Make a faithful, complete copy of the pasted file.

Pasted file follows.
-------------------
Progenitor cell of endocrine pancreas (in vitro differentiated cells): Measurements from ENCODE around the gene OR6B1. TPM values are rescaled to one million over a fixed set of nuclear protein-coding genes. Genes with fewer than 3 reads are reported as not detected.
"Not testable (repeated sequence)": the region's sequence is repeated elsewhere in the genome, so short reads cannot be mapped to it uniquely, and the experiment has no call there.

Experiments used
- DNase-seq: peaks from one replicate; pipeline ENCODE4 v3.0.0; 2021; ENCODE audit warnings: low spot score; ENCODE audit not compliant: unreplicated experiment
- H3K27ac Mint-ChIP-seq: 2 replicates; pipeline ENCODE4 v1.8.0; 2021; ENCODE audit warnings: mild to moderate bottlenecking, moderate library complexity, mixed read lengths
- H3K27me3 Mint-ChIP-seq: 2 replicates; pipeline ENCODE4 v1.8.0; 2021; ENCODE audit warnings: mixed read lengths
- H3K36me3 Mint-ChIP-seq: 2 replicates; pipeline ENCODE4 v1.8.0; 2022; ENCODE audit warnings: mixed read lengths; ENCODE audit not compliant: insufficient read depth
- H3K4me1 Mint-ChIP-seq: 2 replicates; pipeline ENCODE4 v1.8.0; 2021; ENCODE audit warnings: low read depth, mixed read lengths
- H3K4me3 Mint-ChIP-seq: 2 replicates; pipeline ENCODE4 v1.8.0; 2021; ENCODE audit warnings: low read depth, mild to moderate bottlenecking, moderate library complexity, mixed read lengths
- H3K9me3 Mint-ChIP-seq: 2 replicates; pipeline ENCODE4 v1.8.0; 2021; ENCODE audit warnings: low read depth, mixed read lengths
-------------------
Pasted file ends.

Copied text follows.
Progenitor cell of endocrine pancreas (in vitro differentiated cells): Measurements from ENCODE around the gene OR6B1. TPM values are rescaled to one million over a fixed set of nuclear protein-coding genes. Genes with fewer than 3 reads are reported as not detected.
"Not testable (repeated sequence)": the region's sequence is repeated elsewhere in the genome, so short reads cannot be mapped to it uniquely, and the experiment has no call there.

Experiments used
- DNase-seq: peaks from one replicate; pipeline ENCODE4 v3.0.0; 2021; ENCODE audit warnings: low spot score; ENCODE audit not compliant: unreplicated experiment
- H3K27ac Mint-ChIP-seq: 2 replicates; pipeline ENCODE4 v1.8.0; 2021; ENCODE audit warnings: mild to moderate bottlenecking, moderate library complexity, mixed read lengths
- H3K27me3 Mint-ChIP-seq: 2 replicates; pipeline ENCODE4 v1.8.0; 2021; ENCODE audit warnings: mixed read lengths
- H3K36me3 Mint-ChIP-seq: 2 replicates; pipeline ENCODE4 v1.8.0; 2022; ENCODE audit warnings: mixed read lengths; ENCODE audit not compliant: insufficient read depth
- H3K4me1 Mint-ChIP-seq: 2 replicates; pipeline ENCODE4 v1.8.0; 2021; ENCODE audit warnings: low read depth, mixed read lengths
- H3K4me3 Mint-ChIP-seq: 2 replicates; pipeline ENCODE4 v1.8.0; 2021; ENCODE audit warnings: low read depth, mild to moderate bottlenecking, moderate library complexity, mixed read lengths
- H3K9me3 Mint-ChIP-seq: 2 replicates; pipeline ENCODE4 v1.8.0; 2021; ENCODE audit warnings: low read depth, mixed read lengths